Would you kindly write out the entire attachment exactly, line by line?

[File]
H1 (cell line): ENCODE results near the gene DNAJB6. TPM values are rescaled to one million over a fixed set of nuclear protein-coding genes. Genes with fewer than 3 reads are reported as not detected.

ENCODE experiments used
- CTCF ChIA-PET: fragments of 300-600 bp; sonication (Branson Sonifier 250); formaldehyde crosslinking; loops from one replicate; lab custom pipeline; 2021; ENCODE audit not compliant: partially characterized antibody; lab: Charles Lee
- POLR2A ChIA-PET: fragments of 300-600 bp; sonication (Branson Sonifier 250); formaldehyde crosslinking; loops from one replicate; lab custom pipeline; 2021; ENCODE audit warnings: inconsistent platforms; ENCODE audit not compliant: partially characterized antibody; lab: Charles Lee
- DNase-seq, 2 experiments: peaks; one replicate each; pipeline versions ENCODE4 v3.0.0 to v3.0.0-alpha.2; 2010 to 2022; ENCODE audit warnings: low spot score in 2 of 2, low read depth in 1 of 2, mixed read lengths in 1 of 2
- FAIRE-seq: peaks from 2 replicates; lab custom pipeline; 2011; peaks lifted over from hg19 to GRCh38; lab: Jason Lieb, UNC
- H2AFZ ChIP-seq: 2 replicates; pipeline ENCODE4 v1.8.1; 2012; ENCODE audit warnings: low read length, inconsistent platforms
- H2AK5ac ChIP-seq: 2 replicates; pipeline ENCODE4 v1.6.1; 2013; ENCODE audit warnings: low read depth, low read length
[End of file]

H1 (cell line): ENCODE results near the gene DNAJB6. TPM values are rescaled to one million over a fixed set of nuclear protein-coding genes. Genes with fewer than 3 reads are reported as not detected.

ENCODE experiments used
- CTCF ChIA-PET: fragments of 300-600 bp; sonication (Branson Sonifier 250); formaldehyde crosslinking; loops from one replicate; lab custom pipeline; 2021; ENCODE audit not compliant: partially characterized antibody; lab: Charles Lee
- POLR2A ChIA-PET: fragments of 300-600 bp; sonication (Branson Sonifier 250); formaldehyde crosslinking; loops from one replicate; lab custom pipeline; 2021; ENCODE audit warnings: inconsistent platforms; ENCODE audit not compliant: partially characterized antibody; lab: Charles Lee
- DNase-seq, 2 experiments: peaks; one replicate each; pipeline versions ENCODE4 v3.0.0 to v3.0.0-alpha.2; 2010 to 2022; ENCODE audit warnings: low spot score in 2 of 2, low read depth in 1 of 2, mixed read lengths in 1 of 2
- FAIRE-seq: peaks from 2 replicates; lab custom pipeline; 2011; peaks lifted over from hg19 to GRCh38; lab: Jason Lieb, UNC
- H2AFZ ChIP-seq: 2 replicates; pipeline ENCODE4 v1.8.1; 2012; ENCODE audit warnings: low read length, inconsistent platforms
- H2AK5ac ChIP-seq: 2 replicates; pipeline ENCODE4 v1.6.1; 2013; ENCODE audit warnings: low read depth, low read length